The colours of Trani
A white and rose city, built on its harbour
We visited Trani to attend the literary Festival “I Dialoghi di Trani” (that is Trani’s speeches). We arrived at Bari airport and we drove northern with a rental car. Bari and Trani are 40 km far from each other, the two cities fought for almost 250 years because of the title as “Capital city” of the region Puglia.
We have been pleasantly surprised by Trani. Don’t stop at the suburbs, full of awful buildings from the 60s, 70s and 80s like everywhere else in Italy. Go straight to the harbour, with its Cathedral and the great Castle in the background, and be prepared to be amazed!
The harbour is on the mouth of an ancient river that doesn’t exist any more. The city everyday life is here, with all the pubs and restaurants. Even if there are too many cars, the view is amazing. The harbour is small, but “genuine”, there are some pleasure crafts, but mostly fishing boats.
The name Trani could come from the fishing procedure “traina“, or from mythological Tirreno, Diomede’s son, who is supposed to be the founder of the city. Anyway the most impressive thing about Trani is its white-rose colour, due to Trani Stone, a peculiar kind of tuff coming from local mines.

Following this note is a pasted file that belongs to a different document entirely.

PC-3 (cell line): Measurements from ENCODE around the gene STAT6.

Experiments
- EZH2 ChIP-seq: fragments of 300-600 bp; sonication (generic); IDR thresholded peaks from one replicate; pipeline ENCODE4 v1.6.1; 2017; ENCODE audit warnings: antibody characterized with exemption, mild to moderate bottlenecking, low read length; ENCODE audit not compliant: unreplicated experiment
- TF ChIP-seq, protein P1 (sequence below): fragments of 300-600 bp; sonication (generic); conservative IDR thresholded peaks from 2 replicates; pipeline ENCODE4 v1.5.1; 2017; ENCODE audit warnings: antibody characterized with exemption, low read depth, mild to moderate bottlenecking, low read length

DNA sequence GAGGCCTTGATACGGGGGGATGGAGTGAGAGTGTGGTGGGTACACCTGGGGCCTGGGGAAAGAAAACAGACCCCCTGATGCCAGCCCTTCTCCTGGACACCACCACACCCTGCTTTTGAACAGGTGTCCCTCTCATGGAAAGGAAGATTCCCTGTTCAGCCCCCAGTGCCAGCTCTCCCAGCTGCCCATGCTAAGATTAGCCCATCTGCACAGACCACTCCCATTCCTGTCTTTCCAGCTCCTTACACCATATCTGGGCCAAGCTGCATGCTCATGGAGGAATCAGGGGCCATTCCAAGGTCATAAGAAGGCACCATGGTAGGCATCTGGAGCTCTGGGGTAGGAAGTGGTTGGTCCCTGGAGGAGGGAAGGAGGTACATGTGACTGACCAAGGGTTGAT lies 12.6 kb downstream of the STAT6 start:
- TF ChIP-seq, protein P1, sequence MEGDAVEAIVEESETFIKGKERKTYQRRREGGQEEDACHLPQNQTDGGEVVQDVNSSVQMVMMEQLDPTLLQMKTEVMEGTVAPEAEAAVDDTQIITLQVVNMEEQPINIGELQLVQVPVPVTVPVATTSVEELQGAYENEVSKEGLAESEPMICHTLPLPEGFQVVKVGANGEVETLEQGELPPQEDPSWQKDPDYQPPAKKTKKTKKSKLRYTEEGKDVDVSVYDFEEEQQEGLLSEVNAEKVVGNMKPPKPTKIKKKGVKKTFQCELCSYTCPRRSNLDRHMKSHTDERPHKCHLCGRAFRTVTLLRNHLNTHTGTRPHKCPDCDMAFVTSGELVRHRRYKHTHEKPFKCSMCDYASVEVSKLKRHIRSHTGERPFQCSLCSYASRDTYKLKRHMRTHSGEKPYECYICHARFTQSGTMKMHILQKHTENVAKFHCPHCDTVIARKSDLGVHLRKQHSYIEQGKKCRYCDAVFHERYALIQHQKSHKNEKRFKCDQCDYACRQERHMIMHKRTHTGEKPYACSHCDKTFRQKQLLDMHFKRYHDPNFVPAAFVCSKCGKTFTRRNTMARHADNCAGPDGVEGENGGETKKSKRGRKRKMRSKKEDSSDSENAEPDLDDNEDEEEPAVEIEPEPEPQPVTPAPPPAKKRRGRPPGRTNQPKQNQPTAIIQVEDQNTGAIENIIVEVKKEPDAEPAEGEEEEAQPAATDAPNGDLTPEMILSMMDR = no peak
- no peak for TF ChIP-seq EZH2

Visit the Cathedral
The Cathedral is a real masterpiece: its cream colour made of pure white stone gets along with the colour of clouds, in contrast to the blue sky. We climbed the majestic staircase, but the main entrance was closed. We hesitated in front of the secondary entrance, but a man, Don Giovanni Masciullo, came out and said us: “Would you do a tour of the Cathedral? Come in! The Dean in person will be your guide, that’s me!”.
This Cathedral is a great example of Romanesque architecture, we visited the crypt, the apse, and then the whole church. Don Masciullo told us the story of San Nicola Pellegrino (don’t mistake him with San Nicola di Bari, who actually was Santa Claus’s dad, and Turkish): San Nicola Pellegrino arrived at Trani, perhaps returning from a Crusade, in 1099 and here he died. The Cathedral is dedicated to him, who was even declared Saint.
By the time of Crusades, the harbour of Trani was a very important commercial intersection. Here there was a huge Jewish Community, and there were no less then four synagogues. Trani was considered as one of the Maritime Republics, many people from Florence and Venice used to live here. In 1063 a man called Pietro da Trani wrote here the maritime law code “Statuti Marittimi”, which is base of the present International Maritime Law.
Climb up on the top of the bell tower to enjoy the best view of the city and the sea. On top we realized we were very close to the Castle! On our road to the castle, we stopped at the church of the Templars and we had lunch at the Locanda Psevenghi, in the area of the harbour.
The Castle is beautiful and well restored, location of several literary events like the famous “Dialoghi di Trani”, about literature and music. The favourite son of Federico II, Manfredi, made the Castle built in 1233. Puglia is a lively Italian region,with a strong relationship with the East and the whole Mediterranean, thanks to Federico II.